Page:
English pals Rose, Casey look to finally reach winner's circle at East Lake

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English pals Rose, Casey look to finally reach winner's circle at East Lake

PGA Tour

English pals Rose, Casey look to finally reach winner's circle at East Lake

ATLANTA – Justin Rose would love nothing more than to go head to head with fellow Englishman and pal Paul Casey over the weekend at the Tour Championship.

The two have plenty in common. Each has a terrific track record at East Lake, and each is desperately seeking a victory. Rose hasn’t won on the PGA Tour since the 2015 Zurich Classic, which is now a team event. Casey, if you can believe it, has only one PGA Tour triumph on his record, the 2009 Shell Houston Open.

Even Rose is alarmed at that fact.

“He’s been knocking on the door and he loves this golf course,” Rose said of Casey. “He’s never finished outside the top 6 here, I know that for a fact. This is obviously a place he feels very comfortable, so it could be good timing for him as well if he keeps playing well.

“But yeah, I’m sure that’s the question he’s asking himself is when is his good play going to convert to a win?”

Casey is tied for the lead with Justin Thomas and Webb Simpson at 7-under 133. Rose, after a 66 on Friday, is one shot behind, tied with Gary Woodland, Patrick Reed and Jon Rahm.

Casey and Rose are experienced and quite comfortable at East Lake. Each relishes the opportunity this weekend to turn a solid season into a great one with a season-ending victory in Atlanta.

“The FedEx Cup is in everybody’s crosshairs,” said Casey, 40. “But the only way of winning it (for me) is to win this week. So I’m focusing on the Tour Championship as much as I can.”

This is Casey’s fourth trip to the Tour Championship, a tournament to which only 30 players advance. He tied for fourth in his debut in 2010. The last two autumns he has been T-5 and fourth. When he walked off the course on Friday afternoon, Casey was projected to jump from 10th to second in the FedEx Cup standings – trailing only Thomas.

“I do like the volatility (of the points). I said that a couple of weeks ago in Boston,” Casey said. “I like the volatility and it gives you an opportunity to … you look at guys, maybe somebody like a Hideki (Matsuyama) would say ‘I don’t like the volatility’ with the great season he had (and poor playoff stretch), and he seems to have been lapped. I quite like it. Maybe the opportunity is part of it. Maybe the fact it takes me nine months to warm up.”

Casey dropped strokes with poor tee shots at 12 and 13 on Friday, but his game was solid enough that he didn’t bother to wander to the practice area after play.

“We’re going to go back to the hotel, get some rest, save the energy,” Casey said, “because it’s going to be an exhausting weekend but a fun one.”

Rose, 37, hadn’t contended since his close call at Augusta in early April until last weekend at BMW, when he made a Sunday run at eventual winner Marc Leishman before Leishman pulled away to a five-shot victory. Prior to the start of the FedEx Cup Playoffs, Rose had made six PGA Tour starts post-Augusta, missed three cuts (one at Zurich alongside partner Henrik Stenson), and owned a best finish in that stretch of T-54 at the Open Championship at Royal Birkdale.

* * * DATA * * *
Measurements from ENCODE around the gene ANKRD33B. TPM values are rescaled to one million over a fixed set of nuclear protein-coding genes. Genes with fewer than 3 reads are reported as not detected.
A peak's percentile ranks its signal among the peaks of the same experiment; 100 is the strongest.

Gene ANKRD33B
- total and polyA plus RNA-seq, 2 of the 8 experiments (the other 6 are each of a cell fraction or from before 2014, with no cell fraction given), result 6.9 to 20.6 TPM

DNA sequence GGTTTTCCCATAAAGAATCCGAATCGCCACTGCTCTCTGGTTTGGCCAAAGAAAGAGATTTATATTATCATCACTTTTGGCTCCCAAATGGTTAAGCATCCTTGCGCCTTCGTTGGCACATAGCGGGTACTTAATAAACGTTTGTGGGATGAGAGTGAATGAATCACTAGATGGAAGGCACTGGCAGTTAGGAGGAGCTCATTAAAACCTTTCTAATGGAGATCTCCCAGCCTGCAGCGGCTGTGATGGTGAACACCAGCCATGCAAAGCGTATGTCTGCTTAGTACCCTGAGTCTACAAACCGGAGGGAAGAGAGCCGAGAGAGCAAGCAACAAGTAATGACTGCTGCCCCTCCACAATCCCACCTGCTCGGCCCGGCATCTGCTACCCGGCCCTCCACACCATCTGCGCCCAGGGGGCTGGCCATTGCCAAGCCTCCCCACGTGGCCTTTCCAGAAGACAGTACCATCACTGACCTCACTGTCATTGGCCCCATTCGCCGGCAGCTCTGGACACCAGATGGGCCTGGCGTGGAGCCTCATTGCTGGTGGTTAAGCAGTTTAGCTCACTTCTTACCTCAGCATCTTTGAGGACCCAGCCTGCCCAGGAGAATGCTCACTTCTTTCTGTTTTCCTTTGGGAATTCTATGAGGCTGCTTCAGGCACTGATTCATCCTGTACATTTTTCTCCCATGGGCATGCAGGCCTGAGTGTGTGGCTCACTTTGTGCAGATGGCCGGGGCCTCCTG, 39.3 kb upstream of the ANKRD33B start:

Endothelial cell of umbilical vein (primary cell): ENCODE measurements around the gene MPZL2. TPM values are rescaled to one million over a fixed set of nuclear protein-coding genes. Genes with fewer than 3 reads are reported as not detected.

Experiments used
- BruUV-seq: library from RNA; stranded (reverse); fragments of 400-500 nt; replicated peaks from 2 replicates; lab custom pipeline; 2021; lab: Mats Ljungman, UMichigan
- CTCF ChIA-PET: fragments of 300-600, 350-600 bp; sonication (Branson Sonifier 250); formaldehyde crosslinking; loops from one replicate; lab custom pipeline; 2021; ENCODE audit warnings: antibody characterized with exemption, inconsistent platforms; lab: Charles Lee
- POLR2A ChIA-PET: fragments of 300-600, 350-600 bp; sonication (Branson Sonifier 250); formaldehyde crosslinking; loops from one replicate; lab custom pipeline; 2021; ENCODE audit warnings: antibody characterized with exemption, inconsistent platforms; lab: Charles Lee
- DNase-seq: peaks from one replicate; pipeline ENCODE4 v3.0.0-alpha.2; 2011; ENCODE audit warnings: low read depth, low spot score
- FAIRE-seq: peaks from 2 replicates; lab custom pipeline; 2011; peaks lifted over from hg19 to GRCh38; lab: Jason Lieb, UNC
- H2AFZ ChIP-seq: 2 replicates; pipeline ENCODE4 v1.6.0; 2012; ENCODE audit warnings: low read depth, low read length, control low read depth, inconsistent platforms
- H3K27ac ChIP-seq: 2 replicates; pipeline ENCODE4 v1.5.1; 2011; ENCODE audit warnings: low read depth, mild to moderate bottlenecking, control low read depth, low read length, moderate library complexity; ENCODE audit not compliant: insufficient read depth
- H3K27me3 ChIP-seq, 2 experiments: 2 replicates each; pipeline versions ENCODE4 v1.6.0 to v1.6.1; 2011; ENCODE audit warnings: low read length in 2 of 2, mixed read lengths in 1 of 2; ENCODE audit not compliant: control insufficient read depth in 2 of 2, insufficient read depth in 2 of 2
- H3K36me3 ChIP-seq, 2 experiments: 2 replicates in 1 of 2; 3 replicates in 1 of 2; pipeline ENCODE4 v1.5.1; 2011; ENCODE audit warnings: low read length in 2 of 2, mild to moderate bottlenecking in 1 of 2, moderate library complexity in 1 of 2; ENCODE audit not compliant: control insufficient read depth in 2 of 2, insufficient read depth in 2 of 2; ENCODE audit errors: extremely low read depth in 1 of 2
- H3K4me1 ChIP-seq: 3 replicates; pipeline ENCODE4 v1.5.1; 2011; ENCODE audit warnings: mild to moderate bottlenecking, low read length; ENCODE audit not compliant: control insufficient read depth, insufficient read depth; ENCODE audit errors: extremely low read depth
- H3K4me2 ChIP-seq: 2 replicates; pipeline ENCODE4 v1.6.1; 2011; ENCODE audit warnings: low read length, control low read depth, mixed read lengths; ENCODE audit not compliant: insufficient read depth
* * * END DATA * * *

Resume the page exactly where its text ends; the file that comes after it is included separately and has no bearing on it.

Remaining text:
The playoffs, though, have energized him. His solid finish last weekend outside Chicago followed consecutive top-10 showings at the Northern Trust and Dell Technologies.

And here at the Tour Championship, he is the most comfortable of all. He didn’t make the field a year ago, but in the previous four seasons, here are Rose’s finishes: 2 (2012); 6 (2013); T-4 (2014); and T-2 (2015).

“It’s a strategic golf course,” said Rose, whose closing up-and-down birdie at 18 delivered a 4-under 66, leading him to call it “a good day’s work.” In his last 20 rounds at East Lake, only three have been over par.

“This course can suck you into missing in some wrong spots out here, and from that point of view, it’s a little like Augusta (National) in terms of the green complexes and where you need to leave the ball. I feel that I’ve got a good read on the course. It’s just a matter of doing it.”

His mission was hampered somewhat earlier in the week when his “dodgy” left shoulder began to ail him. Rose said he slept on the shoulder wrong on Tuesday, and in Thursday’s opening round, he had to hit a bunch of 3-woods off the tees to prevent experiencing further pain.

“I just sucked it up yesterday (Thursday) and weathered the storm,” he said. “Today, I hit the driver a lot, and I feel good going into the weekend.”

Much like his old pal Casey, Rose enjoys the lottery aspect of the points reset at East Lake to give all 30 players a mathematical shot. He entered the finale seeded No. 8.

“This tournament,” Rose said, “gives everyone a shot. Obviously, we all know top 5 is the secret number (the top five players in points coming into East Lake can clinch the FedEx Cup by winning the Tour Championship), but at the end of the day eighth I think still gives me a great chance.

“I think Jordan (Spieth) and Justin (Thomas, seeded 1 and 2) to not have amazing weeks, and it could happen, we’ve seen a lot of guys, whoever wins the Tour Championship often is holding two trophies. I’m just focusing on winning the Tour Championship and the rest will hopefully fall into place.”

In truth, even one trophy would do nicely for a pair of veteran Englishmen and world-class players who love the golf course and would enjoy snapping long winless streaks come Sunday in Atlanta. Those two need to procure one trophy before thinking about the second one.

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